UPPER WEST SIDE — The Department of Transportation announced Tuesday it would add two new pedestrian islands to West End Avenue — at West 72nd Street and West 79th Street — as part of a redesign plan it hopes will make the avenue safer.
The DOT's plan includes an island on the western crosswalk at West 72nd Street, which would require the banning of eastbound left turns. The DOT would also put an island in the north crosswalk on West 79th Street, which would require banning southbound left turns at the intersection.
Islands make it harder for vehicles to make turns that cut off pedestrians and easier for pedestrians to walk across the street safely, the DOT has said.
The plans for additional islands come two weeks after the initial public unveiling of the agency's plan to add four pedestrian islands to West End Avenue, two at West 95th and two at West 97th street. It will also reduce the avenue's four lanes of traffic to only three lanes, from West 72nd Street to West 107th Street, with one of the lanes becoming a dedicated turning lane.
The DOT's focus on the northern part of the avenue came in response to two pedestrian deaths at those intersections over the past two months. Over the past two years, 52 pedestrians were hit along West End Avenue, with two of the crashes resulting in deaths.
The entire plan, including the two new islands, received unanimous support from Community Board 7's transportation committee Tuesday night.
If the full board approves the plan at its Sept. 2 meeting, construction could begin next month, said Josh Benson, director of Cycling and Pedestrian Programs for the DOT.
Residents previously criticized the plan for not doing enough, and questioned why the DOT hasn't taken a wider approach that incorporates the entire neighborhood. They also faulted the agency for not studying how the changes would affect current traffic patterns. Their feedback prompted the addition of islands at West 72nd and 79th streets, the DOT said.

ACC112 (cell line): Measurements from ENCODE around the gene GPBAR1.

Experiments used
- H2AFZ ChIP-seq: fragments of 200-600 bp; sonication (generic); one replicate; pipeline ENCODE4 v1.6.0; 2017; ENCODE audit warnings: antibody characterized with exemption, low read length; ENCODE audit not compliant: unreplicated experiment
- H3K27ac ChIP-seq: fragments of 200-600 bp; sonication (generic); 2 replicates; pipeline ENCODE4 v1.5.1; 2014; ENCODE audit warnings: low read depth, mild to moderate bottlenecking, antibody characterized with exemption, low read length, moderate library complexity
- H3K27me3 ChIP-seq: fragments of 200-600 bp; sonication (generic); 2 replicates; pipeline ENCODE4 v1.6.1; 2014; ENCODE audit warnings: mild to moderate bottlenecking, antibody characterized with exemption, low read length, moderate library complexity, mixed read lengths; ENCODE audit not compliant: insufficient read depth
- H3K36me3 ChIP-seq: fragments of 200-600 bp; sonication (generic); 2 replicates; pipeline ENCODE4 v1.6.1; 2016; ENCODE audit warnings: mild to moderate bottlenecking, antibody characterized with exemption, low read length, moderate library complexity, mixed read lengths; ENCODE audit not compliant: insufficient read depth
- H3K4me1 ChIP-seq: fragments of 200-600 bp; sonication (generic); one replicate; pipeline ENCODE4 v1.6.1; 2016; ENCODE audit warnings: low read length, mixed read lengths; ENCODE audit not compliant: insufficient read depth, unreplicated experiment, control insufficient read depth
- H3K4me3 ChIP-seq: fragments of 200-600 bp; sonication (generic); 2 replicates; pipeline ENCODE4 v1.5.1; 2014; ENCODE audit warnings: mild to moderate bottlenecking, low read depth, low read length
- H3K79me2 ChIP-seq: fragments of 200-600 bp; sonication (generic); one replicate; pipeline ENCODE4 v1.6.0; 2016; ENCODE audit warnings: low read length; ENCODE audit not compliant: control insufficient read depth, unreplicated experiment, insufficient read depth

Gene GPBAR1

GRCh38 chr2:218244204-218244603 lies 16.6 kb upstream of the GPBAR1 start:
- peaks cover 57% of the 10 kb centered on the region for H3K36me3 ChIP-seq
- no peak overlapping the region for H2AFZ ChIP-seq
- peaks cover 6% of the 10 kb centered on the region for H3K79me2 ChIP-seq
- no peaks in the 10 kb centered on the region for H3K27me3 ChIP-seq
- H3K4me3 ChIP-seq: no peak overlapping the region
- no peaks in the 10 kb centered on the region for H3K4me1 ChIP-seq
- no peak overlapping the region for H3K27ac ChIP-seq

Still, critics say more needs to be done.
"It’s like squeezing a tube of toothpaste; [traffic is] going to pop up somewhere else," said resident Sean Donovan.
The advocacy group Neighborhood in the Nineties called for more speed bumps on West End Avenue given the cluster of preschools and schools in West 90s, as well as other changes to curb speeding and illegal truck use on the avenue.
Still, the majority of speakers noted that while the plan wasn't ideal, it was a good start and should be put in place as soon as possible.
"This is not a perfect plan [but] this is a vast improvement on what exists on West End Avenue currently… it will save lives," said resident John Simpson. "The time for action is now."
The DOT promised to come back to the board next April for a review of how the changes are working. Benson said if the plan is approved, he expects work on the lane changes and pedestrian islands to finish by Thanksgiving.